27 Blood from the duodenum or jejunum must remain in the GI tract for approximately 8 hours before turning black Occasionally, black stool may follow bleeding into the lower portion of the small bowel and ascending colon Stool may remain black and tarry for several days, even though bleeding has stopped

28 Black stool also may be seen after ingestion of bismuth (e. g
Black stool also may be seen after ingestion of bismuth (e.g., Pepto-Bismol), which can confuse the situation because it is often taken for UGI distress. In contrast to melena, stool rendered black by bismuth is not positive on Hemoccult testing

29 Hematochezia, or bloody stool (bright red or maroon), most often signifies LGIB, but may be due to brisk UGIB with rapid transit time through the bowel Because UGIB is much more common than LGIB, a more proximal source of significant bleeding must be excluded before assuming the bleeding is from the lower GI tract

30 Approximately two thirds of patients with LGIB present with red blood per rectum
Small amounts of red blood (e.g., 5 mL) from rectal bleeding, such as bleeding due to hemorrhoids, may cause the water in the toilet bowl to appear bright red. Bright red stools also can be seen after ingestion of a large quantity of beets, but Hemoccult testing would be negative

31 When taking the history, specific questions should address the duration and quantity of bleeding, associated symptoms, previous history of bleeding, current medications, alcohol, nonsteroidal anti-inflammatory drug and long-term aspirin ingestion, allergies, associated medical illnesses, previous surgery, treatment by prehospital personnel, and the response to that treatment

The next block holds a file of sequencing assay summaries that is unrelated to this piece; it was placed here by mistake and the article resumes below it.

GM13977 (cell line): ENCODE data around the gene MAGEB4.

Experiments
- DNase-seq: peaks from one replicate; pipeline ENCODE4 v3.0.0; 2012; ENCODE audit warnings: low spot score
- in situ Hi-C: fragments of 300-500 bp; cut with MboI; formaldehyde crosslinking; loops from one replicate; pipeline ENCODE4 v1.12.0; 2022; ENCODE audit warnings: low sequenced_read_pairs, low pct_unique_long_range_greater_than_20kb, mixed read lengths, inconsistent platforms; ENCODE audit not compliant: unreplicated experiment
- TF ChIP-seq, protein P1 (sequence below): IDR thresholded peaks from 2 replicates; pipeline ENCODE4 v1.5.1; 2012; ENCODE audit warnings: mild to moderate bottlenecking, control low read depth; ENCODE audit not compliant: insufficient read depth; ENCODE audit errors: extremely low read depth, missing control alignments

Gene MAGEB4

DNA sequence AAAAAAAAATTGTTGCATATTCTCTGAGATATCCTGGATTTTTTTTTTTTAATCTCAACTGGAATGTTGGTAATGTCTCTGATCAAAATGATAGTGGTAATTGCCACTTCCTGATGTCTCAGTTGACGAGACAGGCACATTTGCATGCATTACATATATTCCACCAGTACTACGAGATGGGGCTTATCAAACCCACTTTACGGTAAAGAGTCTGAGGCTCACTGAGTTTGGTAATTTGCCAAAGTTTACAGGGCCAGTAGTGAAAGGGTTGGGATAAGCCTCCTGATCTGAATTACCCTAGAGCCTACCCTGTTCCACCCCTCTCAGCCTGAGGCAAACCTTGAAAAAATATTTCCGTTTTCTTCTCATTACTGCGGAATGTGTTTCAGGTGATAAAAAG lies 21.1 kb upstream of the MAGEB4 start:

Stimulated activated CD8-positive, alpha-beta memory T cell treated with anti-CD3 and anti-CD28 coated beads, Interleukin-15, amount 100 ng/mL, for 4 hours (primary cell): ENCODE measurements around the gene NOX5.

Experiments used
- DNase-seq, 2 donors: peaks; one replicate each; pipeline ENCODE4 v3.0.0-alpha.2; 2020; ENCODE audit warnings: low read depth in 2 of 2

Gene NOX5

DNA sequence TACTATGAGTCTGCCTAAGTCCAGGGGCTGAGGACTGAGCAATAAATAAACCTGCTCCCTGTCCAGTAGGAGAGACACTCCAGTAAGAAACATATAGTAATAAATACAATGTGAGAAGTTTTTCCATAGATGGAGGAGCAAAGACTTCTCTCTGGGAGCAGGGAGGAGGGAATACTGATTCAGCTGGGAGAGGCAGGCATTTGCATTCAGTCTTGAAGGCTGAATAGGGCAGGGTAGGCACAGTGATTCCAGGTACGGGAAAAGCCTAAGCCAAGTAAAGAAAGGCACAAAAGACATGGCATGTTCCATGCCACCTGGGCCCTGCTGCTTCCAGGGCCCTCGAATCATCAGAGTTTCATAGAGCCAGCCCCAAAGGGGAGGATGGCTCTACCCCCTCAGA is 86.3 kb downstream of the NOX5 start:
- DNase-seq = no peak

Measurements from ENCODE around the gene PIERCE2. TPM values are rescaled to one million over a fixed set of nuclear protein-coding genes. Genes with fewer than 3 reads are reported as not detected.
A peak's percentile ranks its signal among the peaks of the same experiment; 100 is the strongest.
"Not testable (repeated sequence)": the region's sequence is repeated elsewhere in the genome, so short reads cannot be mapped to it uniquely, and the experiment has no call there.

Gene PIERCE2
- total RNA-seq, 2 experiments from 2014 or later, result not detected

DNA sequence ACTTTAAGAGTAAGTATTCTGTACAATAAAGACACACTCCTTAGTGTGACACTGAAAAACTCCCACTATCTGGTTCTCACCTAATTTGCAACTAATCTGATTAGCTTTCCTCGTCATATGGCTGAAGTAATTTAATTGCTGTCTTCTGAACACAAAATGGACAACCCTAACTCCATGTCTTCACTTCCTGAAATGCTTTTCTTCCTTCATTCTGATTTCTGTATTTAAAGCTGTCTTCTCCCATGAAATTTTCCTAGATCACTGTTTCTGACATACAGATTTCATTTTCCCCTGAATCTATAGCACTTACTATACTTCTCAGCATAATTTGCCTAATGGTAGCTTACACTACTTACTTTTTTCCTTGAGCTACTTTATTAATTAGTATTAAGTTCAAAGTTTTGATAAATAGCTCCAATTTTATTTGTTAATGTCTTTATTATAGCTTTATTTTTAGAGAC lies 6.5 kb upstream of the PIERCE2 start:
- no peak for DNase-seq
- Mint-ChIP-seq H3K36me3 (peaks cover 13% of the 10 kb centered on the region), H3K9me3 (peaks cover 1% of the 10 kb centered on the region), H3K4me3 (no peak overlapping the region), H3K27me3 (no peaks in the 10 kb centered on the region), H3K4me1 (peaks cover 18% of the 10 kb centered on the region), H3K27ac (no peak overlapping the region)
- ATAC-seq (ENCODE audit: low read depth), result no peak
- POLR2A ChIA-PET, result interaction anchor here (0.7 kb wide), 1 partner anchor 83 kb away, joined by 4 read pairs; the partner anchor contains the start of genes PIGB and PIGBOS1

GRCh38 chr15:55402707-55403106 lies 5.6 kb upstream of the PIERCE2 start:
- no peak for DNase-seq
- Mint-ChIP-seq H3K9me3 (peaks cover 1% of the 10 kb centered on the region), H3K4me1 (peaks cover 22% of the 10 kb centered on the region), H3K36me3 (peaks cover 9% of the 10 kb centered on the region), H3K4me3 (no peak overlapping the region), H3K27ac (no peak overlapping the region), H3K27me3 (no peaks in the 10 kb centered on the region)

32 Patients with GI bleeding may complain of symptoms of hypovolemia, such as dizziness, weakness, or loss of consciousness, most often after standing up

33 Other nonspecific complaints include dyspnea, confusion, and abdominal pain
Rarely an elderly patient may present with ischemic chest pain from significant anemia One in five patients with GI bleeding may have only nonspecific complaints

34 History is of limited help in predicting the site or quantity of bleeding
Patients with a previously documented GI lesion bleed from the same site in only 60% of cases

35 Gross estimates of blood loss based on the volume and color of the vomitus or stool (e.g., brown or black, pink or red) or the number of episodes of hemorrhage are notoriously inaccurate

36 Physical Examination